OhioHealth started 2020 with what was projected to be a year's supply of N95 masks, but when COVID-19 arrived in the Buckeye State in early March, projections showed that the stockpile might last less than two months during a surge of cases.
"There were a lot of conversations about (personal protective equipment) and conserving it," said family physician Laurie Hommema, M.D., the medical director of provider and associate well-being for OhioHealth, a not-for-profit network of 12 hospitals and more than 200 ambulatory sites with roughly 30,000 employees. "I was talking about it at home with my husband, and he remembered his company had done a study funded by the FDA."
Mechanical engineer Kevin Hommema wasn't involved with that study, but when his wife said she wished N95 masks could be reused, the image of respirator masks being decontaminated at a Battelle Memorial Institute lab years earlier came back to him.
"He saw those masks every day," Laurie Hommema said. "He remembered that, thank goodness, and helped connect the right people."
The couple's initial dinner-table conversation about masks occurred on March 13, when there were a few hundred confirmed cases of COVID-19 in the state. Hommema read the 2016 study(www.fda.gov) that day and spoke with its lead author, William Richter, a day later about the feasibility of implementing his solution, which uses vaporized hydrogen peroxide. Hommema then took the information to her supervisor and fellow family physician, Doug Knutson, M.D., OhioHealth's vice president of quality and patient safety, who gave her the green light to pursue the sanitation method.
"It's a well-known tool that's widely used," Hommema said. "Battelle built chambers where masks can be exposed to vaporized hydrogen peroxide. There are no hazardous byproducts, and the whole process only takes six to eight hours."
Richter's study, which was conducted in the wake of the 2009 influenza A (H1N1) pandemic, showed that the material of a mask's filter can be sanitized up to 50 times before it begins to break down. Hommema said the elastic in the mask actually breaks down sooner, after about 20 uses.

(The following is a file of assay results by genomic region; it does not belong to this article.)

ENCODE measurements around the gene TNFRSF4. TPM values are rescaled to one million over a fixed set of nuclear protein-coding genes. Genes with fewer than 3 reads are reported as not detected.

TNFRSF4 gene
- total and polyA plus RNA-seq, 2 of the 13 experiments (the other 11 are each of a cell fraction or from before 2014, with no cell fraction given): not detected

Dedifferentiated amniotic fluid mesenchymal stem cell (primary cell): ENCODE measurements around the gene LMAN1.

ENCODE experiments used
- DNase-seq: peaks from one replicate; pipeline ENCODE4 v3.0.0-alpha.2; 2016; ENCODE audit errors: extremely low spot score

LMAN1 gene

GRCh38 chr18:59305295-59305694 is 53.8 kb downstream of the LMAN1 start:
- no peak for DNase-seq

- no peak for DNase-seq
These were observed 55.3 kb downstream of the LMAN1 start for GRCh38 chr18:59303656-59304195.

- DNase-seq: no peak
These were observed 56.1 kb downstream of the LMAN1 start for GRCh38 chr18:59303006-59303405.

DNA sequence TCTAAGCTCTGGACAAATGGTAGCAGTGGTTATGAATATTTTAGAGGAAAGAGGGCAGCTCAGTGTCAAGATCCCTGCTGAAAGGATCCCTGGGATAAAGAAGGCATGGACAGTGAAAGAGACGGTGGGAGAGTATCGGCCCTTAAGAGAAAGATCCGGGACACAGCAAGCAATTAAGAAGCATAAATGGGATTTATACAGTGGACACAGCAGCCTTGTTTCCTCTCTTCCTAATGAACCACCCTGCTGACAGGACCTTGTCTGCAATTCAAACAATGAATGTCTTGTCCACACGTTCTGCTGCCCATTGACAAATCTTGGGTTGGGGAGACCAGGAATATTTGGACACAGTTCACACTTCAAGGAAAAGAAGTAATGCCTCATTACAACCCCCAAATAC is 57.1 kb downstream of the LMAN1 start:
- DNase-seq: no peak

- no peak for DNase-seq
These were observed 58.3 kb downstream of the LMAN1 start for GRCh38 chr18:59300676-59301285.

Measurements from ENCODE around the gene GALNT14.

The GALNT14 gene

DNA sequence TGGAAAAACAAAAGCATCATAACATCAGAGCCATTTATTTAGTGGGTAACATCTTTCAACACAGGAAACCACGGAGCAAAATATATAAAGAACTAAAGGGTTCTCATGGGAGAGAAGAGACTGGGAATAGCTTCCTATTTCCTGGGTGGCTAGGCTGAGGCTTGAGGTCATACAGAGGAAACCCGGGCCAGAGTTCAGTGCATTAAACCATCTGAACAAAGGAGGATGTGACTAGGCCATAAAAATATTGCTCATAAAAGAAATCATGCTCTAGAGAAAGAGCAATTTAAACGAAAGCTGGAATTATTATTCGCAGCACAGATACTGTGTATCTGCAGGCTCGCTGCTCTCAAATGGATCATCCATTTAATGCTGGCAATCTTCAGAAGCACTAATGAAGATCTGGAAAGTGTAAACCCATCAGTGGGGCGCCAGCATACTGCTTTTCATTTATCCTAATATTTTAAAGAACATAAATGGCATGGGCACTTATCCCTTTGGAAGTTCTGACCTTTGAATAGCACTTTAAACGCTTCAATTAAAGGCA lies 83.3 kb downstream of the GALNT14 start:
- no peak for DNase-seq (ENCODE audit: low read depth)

So, can the elastic be replaced on an otherwise viable mask?
"We're certainly thinking about it if needed," she said.
Leadership from OhioHealth and Battelle met on March 15. A day later, the partners planned to test the process, and OhioHealth started collecting used PPE. Gov. Mike DeWine and President Donald Trump both made pleas to the FDA to allow Battelle, which is based in Columbus, to use its Critical Care Decontamination System(www.battelle.org) on as many as 80,000 masks per chamber per day, and the agency did that on March 29 -- just a little more than two weeks after the Hommemas' initial discussion.
"It was amazing how quickly it worked out," said Hommema, whose role also included working with OhioHealth's directors of sterile processing and environmental services to create processes regarding the marking, collection and redistribution of masks; communications; staff education and onboarding.
Ohio had more than 11,000 confirmed COVID-19 cases as of April 20. Hommema said OhioHealth workers have embraced reuse of the sanitized masks.
"People wanted to understand the science about it," she said. "Once they heard the science, which is solid, they were on board pretty quickly. People are safe, and they're excited about that."
Battelle's system also has been deployed to sites in New York, Boston, Chicago and Tacoma, Wash., as part of a federal contract that is expected to deliver 60 units(www.battelle.org) for distribution through the Federal Emergency Management Agency and HHS by early May.
The Hommemas' role in finding a solution to the mask conundrum landed them on the local news,(www.10tv.com) the Today Show(newsroom.ohiohealth.com) and NBC News(www.nbcnews.com) and in Time.(time.com)
"It's been overwhelming," Hommema said of the media attention.
Hommema also has been part of major changes in response to the pandemic at Riverside Family Medicine Residency in Columbus, where she is an associate program director and former program director.
"Our residency leadership has done an incredible job changing the entire curriculum," she said. "Our program director, Dr. Stephen Auciello, and medical director, Dr. Melissa Jefferis, have made incredible decisions to keep our residents, faculty and patients safe. We can't have traditional didactics because of social distancing and the number of people involved, but we still want to provide a great education for our residents."
The program's 18 residents are still completing rotations, but the program has changed the length and cadence of those rotations. After high-risk rotations, such as inpatient family medicine, residents and attendings spend up to two weeks at home doing telemedicine.
"It's a huge change for everyone," she said. "We're trying to limit exposure."